The G protein-coupled receptors (GPCRs) are a very important family of cell surface receptors that respond to extracellular signals which then transduce those signals into intracellular responses. They are also the largest family of targets of currently available therapeutics. Adrenergic receptors belong to the GPCR superfamily and their natural ligands are the catecholamines, epinephrine and norepinephrine. Adrenergic receptors can be further divided into two receptor subfamilies, α and β that exhibit differences in tissue distribution, ligand specificity and cellular output. The β adrenergic receptors (βARs) are important mediators in diseases like asthma, Parkinson’s disease, hypertension and heart failure. Therefore, there is a direct need for new modulators for the βARs receptors.
Researchers at UC San Diego have developed a small molecule allosteric modulator that is selective for βARs (AS408). The mode of action for this modulator is to act in a positively cooperative manner with inverse agonists, compounds which stabilize the inactive conformation of the receptor. Thus, the positive allosteric modulatory (PAM) effect on inverse agonist and antagonists has significant clinical potential since beta adrenergic antagonists are used in the clinic to treat cardiovascular diseases.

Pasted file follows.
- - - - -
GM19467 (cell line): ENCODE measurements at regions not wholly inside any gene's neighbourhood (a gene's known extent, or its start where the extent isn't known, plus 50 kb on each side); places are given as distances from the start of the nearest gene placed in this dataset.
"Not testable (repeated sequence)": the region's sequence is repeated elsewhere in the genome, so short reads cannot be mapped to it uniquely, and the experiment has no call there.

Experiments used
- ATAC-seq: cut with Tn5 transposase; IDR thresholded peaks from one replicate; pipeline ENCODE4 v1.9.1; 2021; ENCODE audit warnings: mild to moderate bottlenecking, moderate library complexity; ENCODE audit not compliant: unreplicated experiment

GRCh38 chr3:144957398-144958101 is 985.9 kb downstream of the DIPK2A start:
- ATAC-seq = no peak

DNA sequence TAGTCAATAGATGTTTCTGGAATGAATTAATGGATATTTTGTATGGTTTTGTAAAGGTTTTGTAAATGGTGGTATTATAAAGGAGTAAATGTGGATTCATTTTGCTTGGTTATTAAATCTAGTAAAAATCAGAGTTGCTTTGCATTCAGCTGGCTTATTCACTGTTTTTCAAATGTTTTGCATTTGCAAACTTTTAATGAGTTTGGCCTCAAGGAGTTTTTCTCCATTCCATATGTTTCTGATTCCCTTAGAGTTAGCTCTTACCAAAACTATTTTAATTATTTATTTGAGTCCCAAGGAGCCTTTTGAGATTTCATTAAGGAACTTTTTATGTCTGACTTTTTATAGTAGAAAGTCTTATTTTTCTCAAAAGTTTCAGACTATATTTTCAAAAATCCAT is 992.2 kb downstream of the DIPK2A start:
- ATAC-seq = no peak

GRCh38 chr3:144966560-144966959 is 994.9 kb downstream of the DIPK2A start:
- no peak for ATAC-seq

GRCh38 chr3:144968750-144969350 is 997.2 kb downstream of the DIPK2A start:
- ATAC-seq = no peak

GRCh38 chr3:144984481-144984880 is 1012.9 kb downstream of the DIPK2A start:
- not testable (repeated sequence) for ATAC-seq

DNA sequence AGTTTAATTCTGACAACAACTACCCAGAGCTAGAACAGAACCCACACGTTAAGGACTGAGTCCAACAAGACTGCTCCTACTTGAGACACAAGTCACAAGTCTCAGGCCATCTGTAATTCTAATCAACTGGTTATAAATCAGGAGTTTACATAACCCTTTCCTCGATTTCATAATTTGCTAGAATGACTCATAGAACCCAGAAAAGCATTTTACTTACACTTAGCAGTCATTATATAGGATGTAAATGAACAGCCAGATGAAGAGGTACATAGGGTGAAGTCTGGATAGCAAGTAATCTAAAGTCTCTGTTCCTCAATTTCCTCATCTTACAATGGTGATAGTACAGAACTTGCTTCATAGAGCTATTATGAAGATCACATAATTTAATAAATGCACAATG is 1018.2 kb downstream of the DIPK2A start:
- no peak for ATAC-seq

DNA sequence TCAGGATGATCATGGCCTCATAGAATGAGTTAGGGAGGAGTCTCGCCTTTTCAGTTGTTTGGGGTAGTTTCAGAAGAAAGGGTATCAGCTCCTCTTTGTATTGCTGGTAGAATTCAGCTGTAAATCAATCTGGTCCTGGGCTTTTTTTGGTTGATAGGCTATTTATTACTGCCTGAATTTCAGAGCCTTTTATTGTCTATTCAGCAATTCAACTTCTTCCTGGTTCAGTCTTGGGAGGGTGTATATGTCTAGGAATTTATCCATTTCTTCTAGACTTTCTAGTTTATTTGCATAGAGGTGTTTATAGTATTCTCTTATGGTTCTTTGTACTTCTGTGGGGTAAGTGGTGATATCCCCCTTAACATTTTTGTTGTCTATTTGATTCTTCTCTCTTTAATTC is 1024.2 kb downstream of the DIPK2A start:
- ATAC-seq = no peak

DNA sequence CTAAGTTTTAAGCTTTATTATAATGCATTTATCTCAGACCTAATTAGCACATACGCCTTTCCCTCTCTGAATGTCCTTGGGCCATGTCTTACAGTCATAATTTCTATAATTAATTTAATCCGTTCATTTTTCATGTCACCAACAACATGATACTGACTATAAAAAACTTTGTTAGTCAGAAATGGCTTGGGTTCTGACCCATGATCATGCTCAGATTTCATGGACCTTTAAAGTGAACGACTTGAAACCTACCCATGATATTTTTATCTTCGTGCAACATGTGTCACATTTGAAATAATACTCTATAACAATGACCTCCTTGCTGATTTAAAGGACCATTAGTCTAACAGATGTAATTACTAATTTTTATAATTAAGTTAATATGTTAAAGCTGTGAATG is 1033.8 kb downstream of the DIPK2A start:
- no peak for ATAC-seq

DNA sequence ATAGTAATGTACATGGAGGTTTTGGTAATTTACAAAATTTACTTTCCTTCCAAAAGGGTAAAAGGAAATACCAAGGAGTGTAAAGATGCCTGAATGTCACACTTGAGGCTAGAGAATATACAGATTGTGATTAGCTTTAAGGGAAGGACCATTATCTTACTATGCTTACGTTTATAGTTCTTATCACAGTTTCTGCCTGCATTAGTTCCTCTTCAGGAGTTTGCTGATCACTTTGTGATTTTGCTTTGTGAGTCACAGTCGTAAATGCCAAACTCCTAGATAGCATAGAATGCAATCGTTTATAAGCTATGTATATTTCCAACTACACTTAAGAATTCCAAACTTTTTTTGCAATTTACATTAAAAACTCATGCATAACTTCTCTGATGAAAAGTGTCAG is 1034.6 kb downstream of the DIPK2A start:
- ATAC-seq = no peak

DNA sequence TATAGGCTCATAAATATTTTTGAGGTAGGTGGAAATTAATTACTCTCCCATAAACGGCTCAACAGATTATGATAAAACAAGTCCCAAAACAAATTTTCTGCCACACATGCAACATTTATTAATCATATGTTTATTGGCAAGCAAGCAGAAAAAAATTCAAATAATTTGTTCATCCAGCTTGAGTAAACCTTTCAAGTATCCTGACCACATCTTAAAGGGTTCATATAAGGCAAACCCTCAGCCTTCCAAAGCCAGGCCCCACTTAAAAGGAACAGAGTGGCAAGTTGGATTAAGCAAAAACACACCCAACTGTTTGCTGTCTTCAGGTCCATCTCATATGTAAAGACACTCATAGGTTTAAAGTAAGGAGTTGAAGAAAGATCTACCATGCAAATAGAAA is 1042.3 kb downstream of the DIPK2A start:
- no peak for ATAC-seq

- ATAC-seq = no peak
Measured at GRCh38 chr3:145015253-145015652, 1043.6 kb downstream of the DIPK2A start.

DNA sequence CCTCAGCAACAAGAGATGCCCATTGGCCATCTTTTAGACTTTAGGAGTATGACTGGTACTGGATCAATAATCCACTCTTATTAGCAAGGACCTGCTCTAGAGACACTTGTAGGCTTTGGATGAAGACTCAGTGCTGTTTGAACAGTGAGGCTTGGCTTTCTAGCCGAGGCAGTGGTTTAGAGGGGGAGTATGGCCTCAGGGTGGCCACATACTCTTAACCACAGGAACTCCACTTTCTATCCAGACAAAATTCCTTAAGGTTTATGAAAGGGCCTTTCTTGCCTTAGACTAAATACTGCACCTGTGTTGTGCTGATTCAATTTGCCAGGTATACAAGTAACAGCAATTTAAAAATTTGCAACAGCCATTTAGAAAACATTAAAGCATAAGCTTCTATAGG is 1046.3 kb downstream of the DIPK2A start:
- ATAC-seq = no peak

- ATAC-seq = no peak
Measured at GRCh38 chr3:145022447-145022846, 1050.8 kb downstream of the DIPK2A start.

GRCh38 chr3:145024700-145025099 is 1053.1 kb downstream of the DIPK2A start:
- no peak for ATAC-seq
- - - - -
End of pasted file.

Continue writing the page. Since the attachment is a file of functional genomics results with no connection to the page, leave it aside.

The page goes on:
The current compound would be a potential therapeutic for use as an allosteric modulator which is highly selective the βAR family of adrenergic receptors.
This is a novel compound in its class and which is superior to regular antagonist treatment for cardiovascular diseases because it is selective for beta-adrenergic receptors. These new compound(s) will work in conjunction with current beta-adrenergic receptor antagonists and make them more beta-adrenergic receptor-selective.
AS408 has been fully pharmacologically characterized as well as the complete structural information of AS408 bound to β2-AR.
A provisional patent has been submitted and the technology is available for licensing.